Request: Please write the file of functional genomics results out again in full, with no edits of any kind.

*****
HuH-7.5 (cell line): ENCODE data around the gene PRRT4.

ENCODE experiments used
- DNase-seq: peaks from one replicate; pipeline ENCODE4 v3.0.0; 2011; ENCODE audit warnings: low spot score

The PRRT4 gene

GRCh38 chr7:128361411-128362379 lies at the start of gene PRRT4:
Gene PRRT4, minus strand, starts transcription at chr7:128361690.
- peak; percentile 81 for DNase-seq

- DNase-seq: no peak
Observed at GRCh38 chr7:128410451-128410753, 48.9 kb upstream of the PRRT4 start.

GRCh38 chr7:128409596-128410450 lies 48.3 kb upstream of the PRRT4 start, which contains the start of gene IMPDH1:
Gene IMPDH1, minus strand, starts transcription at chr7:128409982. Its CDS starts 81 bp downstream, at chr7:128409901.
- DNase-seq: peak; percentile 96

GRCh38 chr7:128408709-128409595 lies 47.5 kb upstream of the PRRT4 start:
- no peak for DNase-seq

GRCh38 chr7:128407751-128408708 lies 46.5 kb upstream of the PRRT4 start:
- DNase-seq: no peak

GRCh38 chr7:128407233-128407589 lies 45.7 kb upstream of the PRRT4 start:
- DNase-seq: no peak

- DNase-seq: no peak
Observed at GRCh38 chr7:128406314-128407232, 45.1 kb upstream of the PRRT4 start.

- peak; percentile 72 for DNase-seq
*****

HuH-7.5 (cell line): ENCODE data around the gene PRRT4.

ENCODE experiments used
- DNase-seq: peaks from one replicate; pipeline ENCODE4 v3.0.0; 2011; ENCODE audit warnings: low spot score

The PRRT4 gene

GRCh38 chr7:128361411-128362379 lies at the start of gene PRRT4:
Gene PRRT4, minus strand, starts transcription at chr7:128361690.
- peak; percentile 81 for DNase-seq

- DNase-seq: no peak
Observed at GRCh38 chr7:128410451-128410753, 48.9 kb upstream of the PRRT4 start.

GRCh38 chr7:128409596-128410450 lies 48.3 kb upstream of the PRRT4 start, which contains the start of gene IMPDH1:
Gene IMPDH1, minus strand, starts transcription at chr7:128409982. Its CDS starts 81 bp downstream, at chr7:128409901.
- DNase-seq: peak; percentile 96

GRCh38 chr7:128408709-128409595 lies 47.5 kb upstream of the PRRT4 start:
- no peak for DNase-seq

GRCh38 chr7:128407751-128408708 lies 46.5 kb upstream of the PRRT4 start:
- DNase-seq: no peak

GRCh38 chr7:128407233-128407589 lies 45.7 kb upstream of the PRRT4 start:
- DNase-seq: no peak

- DNase-seq: no peak
Observed at GRCh38 chr7:128406314-128407232, 45.1 kb upstream of the PRRT4 start.

- peak; percentile 72 for DNase-seq